“Some stories have never been told in detail before. There’s the story of Reverend William Jackson, the first African-American minister to declare himself a Unitarian when he addressed a meeting of the American Unitarian Association in New Bedford. There are the stories of North Unitarian Church, a church of immigrants, and Centre Church, which changed its affiliation from the Christian Connection to Unitarianism. Other stories include the story of Reverend John Murray Spear, Universalist and abolitionist, minister of an interracial church in the 1830s, who was driven out of New Bedford when he helped free a slave. There’s the story of Mary Rotch, perhaps the most original Unitarian theologian to come out of New Bedford, and a confidante of Ralph Waldo Emerson and Margaret Fuller.

“Each of the 19 chapters tells about a different liberal religious person, community, or art work. By examining how these people and religious communities of the past lived out their religious ideals in their times, we learn more about our own liberal religion in the present day and its potential for the future.”

Yes, it’s now officially published. Yes, it contains the story of the very first African American minister to declare himself a Unitarian. Yes, it contains additional information about Unitarian and Universalist history, much of which has never before published.

And yes, it could use another round of copy editing, but I’m getting ready to move and I just don’t have enough time to go through the book again. But I promise it’s worth reading even with the typographical errors I’m sure are in it.

Go here to buy it. Cheap: $9.46 + shipping (I make no profit on the book). Cheaper still if you buy three or more.

(a) poet, (b) philosopher; pick one

This judgment of Ralph Waldo Emerson is reported by Julia Ward Howe in her Reminiscences: 1819-1899:

“Theodore Parker once said to me, ‘I do not consider Emerson a philosopher, but a poet lacking the accomplishment of rhyme.’ ”

Coming from Parker, who could at least pretend to be a philosopher/theologian, that’s a fairly harsh thing to say. After she reports Parker’s bon mot, Howe, who considered herself a poet, goes on to add her own judgment:

“This may not be altogether true, but it is worth remembering…. The deep intuitions, the original and startling combinations, the sometimes whimsical beauty of his illustrations,– all these belong rather to the domain of poetry than to that of philosophy…. Despite his rather defective sense of rhythm, his poems are divine snatches of melody….”

I think Howe and Parker are right: Emerson is more of a poet than a philosopher. Since Emerson remains the most important philosopher/theologian of North American Unitarianism, that has some interesting implications for who we are today.

Attack ads everywhere

It’s the political season, and attack ads are everywhere. You’ve probably seen the Nietzsche attack ad, the Kant attack ad, and you may even have seen the third-party candidate Kierkegaard attack ad.

No way can I top those. But nonetheless, I couldn’t resist creating a Ralph Waldo Emerson attack ad (0:58)….

Share this video.

Oh, and there is also a Thomas Jefferson attack ad.

Jenkin Lloyd Jones and Emerson meet

Ellen Tucker Emerson, daughter of Ralph Waldo Emerson, was an engaging writer in her own right. She never bothered to publish anything, writing instead for the enjoyment of her family and friends. Recently, I’ve been dabbling in the two volume set of her letters (Kent State University Press, 1982), and I came across a letter in which she describes going to a Unitarian summer conference with her father in 1879; by which time her father’s memory loss was fairly pronounced. In addition to giving a fascinating glimpse into the very beginnings of the kind of summer religious conferences that still continue today at places like Star Island and Ferry Beach, she also writes about how she happened to meet Jenkin Lloyd Jones, the secretary of the Western Unitarian Conference:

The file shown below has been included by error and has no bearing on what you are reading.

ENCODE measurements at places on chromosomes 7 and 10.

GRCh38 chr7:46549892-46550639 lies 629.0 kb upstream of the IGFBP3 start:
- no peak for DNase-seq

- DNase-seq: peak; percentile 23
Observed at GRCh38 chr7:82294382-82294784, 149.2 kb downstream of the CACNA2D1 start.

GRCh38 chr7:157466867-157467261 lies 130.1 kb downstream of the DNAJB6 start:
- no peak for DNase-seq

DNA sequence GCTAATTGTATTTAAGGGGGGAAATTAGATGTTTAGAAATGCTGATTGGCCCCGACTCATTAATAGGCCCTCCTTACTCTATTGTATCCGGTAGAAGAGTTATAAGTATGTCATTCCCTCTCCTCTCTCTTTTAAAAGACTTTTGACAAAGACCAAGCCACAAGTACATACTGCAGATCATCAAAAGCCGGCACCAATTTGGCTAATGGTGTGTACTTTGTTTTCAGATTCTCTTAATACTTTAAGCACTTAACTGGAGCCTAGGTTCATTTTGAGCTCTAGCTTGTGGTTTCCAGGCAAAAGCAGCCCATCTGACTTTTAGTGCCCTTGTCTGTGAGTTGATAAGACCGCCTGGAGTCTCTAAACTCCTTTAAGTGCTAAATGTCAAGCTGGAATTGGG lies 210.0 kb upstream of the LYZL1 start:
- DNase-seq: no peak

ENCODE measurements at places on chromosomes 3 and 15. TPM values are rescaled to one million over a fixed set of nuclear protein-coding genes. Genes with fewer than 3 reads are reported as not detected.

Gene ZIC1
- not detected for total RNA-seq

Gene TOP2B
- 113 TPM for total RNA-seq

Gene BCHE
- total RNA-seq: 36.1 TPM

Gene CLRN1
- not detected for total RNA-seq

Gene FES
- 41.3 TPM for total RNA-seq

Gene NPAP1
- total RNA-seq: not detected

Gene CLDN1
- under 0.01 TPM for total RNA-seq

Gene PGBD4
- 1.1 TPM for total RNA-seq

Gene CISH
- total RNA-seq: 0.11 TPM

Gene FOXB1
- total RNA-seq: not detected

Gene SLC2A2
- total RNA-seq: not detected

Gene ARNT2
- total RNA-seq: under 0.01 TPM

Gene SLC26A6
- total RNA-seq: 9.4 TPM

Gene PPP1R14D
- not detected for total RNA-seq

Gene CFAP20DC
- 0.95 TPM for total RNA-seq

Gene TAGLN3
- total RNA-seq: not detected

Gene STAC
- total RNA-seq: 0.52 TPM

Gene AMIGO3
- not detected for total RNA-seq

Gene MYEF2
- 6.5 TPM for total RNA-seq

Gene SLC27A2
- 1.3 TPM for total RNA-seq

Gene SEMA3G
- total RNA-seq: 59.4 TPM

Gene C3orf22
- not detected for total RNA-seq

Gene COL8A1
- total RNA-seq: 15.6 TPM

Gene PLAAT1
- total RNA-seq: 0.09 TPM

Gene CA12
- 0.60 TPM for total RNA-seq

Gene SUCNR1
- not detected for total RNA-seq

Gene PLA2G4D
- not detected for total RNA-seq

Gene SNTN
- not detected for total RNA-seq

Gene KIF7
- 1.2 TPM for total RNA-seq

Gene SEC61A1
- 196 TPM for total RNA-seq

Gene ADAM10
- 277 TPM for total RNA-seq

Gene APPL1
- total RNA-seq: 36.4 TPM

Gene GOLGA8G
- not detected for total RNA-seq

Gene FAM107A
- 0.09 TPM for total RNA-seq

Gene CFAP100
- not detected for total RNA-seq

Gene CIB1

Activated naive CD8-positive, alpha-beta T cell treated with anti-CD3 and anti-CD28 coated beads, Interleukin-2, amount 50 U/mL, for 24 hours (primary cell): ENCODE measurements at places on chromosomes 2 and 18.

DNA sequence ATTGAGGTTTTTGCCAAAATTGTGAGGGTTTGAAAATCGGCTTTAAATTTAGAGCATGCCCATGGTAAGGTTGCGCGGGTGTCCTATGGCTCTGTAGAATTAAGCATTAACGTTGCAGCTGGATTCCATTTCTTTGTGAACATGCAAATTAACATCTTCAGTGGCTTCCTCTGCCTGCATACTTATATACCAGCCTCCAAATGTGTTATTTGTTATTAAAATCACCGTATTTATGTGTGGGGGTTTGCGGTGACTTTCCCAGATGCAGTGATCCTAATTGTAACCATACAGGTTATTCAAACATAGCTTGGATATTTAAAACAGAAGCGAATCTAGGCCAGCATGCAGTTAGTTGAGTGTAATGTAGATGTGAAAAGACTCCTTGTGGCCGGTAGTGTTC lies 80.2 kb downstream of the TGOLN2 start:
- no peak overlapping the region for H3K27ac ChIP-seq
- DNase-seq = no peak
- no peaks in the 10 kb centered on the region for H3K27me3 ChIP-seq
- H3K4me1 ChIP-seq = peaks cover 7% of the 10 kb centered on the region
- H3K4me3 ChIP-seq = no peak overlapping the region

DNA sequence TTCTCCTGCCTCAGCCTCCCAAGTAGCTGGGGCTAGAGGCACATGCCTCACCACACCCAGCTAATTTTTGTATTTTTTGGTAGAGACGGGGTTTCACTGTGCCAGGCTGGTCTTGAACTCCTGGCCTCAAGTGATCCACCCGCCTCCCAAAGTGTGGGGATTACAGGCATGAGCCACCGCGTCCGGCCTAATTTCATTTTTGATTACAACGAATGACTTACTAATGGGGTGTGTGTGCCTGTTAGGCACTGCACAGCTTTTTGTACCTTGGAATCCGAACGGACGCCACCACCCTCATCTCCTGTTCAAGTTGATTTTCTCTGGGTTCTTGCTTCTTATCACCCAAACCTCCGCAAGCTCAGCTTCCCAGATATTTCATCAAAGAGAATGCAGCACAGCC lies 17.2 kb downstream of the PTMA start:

Weir’s N.H. July 22nd 1879

Dear Mother,

We all met at Nashua and came in high spirits to Lake Winnepisagee. We landed on a platform right over its waters, and felt all that sense of coolness & stillness & relief of getting out of the cars into beautiful nature that we have all often enjoyed. A friendly voice cried out “All who wish to go to Concord Building, follow me,” so we all followed, presented our credentials which were received with laughter and pocketed unread, because they said we didn’t need any, and the we were told the evening meeting was just beginning. The Meeting consisted of a welcoming address from Mr Powell of Laconia, who said he was chairman of the Reception Committee appointed by the N.H. Unitarian Assn. as their representative, as such, servants of all who arrived, to take good care of us, and that they would do it to the utmost. Then one Rev. from Mr Beane of Concord N.H. telling us about the lat Grove-Meeting, and that all who attended it learned the lesson that religion was more a social & less a solitary sentiment than they used to think, and that the cumulative effect of making it the business & study of a whole week night and day had been very great so that not only in general the Unitarians of N.H. had been more active, zealous and mutually attached ever since than they had been before, but that individual men had felt through the whole year the lift they got here last July, it was true of him, and he believed almost all who were here would be able to give the same testimony. So he congratulated us that we had come, and said we couldn’t help expecting much from this week. Then some notices, and we were dismissed and brought by Mr Powell to our present abode, Mrs Lovett’s house, quite near the Ground on a hill overlooking the lake and having a fine view of the Gunstock Mountain and the right and Ossippee Mountain on the left. The cooking is admirable, and there is plenty of new milk. Of course the mountain water is excellent. We arrived just a little late at the 8.30 morning prayer-meeting. There was the “Rev. Jenk. Ll. Jones” addressing us, not from the stand but down in the aisle. What he said was good and in a quiet sincere voice. Someone else spoke. Then there was silence, and Mr Powers said “If the Spirit doesn’t move us, we will close the meeting.” Notices were given, a hymn was sung, and Mr Jones gave the blessing. We were told that Mr Tiffany would preach at 10.30…. We were pleased, I of course most of all, that dear Mr Tiffany was here and we enjoyed his sermon. It was “Physician heal thyself”, learn something before you attempt to impart. In the course of it he couldn’t help saying that Mr Emerson was an example of the true way of teaching. Then arose his brother ministers and “hackit him in pieces sma’ ” (not on the point of Papa) except Rev. J. Ll. Jones who had a great deal to say about Father, in much the same strain as Mr Tiffany, and what did the man do, but standing within a rod of me insist on looking me in the eye all the time he wa speaking of Father. I stood it a little, but kept him out of focus a great deal….